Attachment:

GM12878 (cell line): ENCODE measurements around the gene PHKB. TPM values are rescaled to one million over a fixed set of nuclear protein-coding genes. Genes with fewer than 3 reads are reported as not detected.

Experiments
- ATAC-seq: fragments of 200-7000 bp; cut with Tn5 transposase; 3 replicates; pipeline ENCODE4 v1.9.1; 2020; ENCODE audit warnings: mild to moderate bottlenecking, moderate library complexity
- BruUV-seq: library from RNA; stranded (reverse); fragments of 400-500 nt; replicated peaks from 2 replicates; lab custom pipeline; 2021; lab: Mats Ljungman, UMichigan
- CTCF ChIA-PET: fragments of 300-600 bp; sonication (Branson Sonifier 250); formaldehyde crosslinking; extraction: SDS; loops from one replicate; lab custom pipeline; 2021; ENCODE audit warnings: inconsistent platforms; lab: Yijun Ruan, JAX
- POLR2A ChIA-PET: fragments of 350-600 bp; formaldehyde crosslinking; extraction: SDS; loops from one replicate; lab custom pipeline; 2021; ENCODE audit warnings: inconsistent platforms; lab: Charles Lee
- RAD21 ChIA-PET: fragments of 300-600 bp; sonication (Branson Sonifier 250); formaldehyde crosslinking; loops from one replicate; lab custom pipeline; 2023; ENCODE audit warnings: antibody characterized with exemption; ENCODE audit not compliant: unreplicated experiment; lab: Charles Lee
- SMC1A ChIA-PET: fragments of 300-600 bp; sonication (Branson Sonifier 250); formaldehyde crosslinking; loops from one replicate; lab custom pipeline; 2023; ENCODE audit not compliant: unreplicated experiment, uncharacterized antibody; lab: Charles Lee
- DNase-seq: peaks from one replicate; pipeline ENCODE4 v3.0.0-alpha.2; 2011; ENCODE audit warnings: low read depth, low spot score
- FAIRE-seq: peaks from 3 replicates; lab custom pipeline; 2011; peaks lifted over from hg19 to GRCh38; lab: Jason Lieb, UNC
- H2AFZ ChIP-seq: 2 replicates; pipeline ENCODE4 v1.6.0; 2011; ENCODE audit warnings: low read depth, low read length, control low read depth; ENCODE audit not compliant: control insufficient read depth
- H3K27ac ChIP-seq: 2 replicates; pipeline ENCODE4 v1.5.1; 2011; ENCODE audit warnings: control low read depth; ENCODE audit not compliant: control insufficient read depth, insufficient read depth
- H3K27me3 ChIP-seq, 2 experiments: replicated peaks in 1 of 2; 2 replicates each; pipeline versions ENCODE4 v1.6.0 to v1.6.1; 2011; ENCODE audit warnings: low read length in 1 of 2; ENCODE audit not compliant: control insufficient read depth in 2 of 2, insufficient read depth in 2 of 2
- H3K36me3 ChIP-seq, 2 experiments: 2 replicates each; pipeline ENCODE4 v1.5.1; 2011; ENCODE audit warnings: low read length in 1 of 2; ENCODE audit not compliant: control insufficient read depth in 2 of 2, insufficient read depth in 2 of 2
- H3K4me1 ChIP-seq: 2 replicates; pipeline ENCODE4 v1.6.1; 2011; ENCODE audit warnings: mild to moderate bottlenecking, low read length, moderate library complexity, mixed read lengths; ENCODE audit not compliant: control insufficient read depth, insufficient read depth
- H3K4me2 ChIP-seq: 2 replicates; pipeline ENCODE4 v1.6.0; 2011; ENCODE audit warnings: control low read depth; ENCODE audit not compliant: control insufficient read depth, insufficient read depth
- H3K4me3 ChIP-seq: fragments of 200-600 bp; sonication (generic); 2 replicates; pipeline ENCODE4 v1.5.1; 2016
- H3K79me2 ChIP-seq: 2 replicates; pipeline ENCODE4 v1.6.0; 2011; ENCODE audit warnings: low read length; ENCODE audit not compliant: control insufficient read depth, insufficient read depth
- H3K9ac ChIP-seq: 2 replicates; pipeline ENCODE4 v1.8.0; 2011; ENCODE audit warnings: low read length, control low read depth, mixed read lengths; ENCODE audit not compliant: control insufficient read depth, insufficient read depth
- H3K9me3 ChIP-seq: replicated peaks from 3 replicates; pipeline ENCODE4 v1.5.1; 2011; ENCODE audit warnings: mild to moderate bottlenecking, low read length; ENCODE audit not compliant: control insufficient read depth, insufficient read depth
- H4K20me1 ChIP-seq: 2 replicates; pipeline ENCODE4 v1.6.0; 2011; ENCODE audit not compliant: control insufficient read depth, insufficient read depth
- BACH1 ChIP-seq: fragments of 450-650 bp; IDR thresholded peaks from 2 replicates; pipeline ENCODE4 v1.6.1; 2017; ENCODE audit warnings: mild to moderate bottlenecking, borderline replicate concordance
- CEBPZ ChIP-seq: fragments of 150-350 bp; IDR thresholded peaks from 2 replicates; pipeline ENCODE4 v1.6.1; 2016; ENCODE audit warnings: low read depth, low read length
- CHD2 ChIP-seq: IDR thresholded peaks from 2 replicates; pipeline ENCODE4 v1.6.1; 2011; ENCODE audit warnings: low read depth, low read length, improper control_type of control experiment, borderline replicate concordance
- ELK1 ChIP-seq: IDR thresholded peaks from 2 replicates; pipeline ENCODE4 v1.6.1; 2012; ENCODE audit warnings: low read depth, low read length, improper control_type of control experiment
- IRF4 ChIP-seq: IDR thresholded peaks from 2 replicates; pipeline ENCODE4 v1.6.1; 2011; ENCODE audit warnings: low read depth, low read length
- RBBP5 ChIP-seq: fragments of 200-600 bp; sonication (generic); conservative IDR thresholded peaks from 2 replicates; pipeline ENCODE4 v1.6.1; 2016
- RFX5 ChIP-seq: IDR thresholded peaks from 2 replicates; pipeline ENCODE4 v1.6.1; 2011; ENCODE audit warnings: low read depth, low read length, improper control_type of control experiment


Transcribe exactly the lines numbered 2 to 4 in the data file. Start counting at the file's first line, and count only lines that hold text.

Experiments
- ATAC-seq: fragments of 200-7000 bp; cut with Tn5 transposase; 3 replicates; pipeline ENCODE4 v1.9.1; 2020; ENCODE audit warnings: mild to moderate bottlenecking, moderate library complexity
- BruUV-seq: library from RNA; stranded (reverse); fragments of 400-500 nt; replicated peaks from 2 replicates; lab custom pipeline; 2021; lab: Mats Ljungman, UMichigan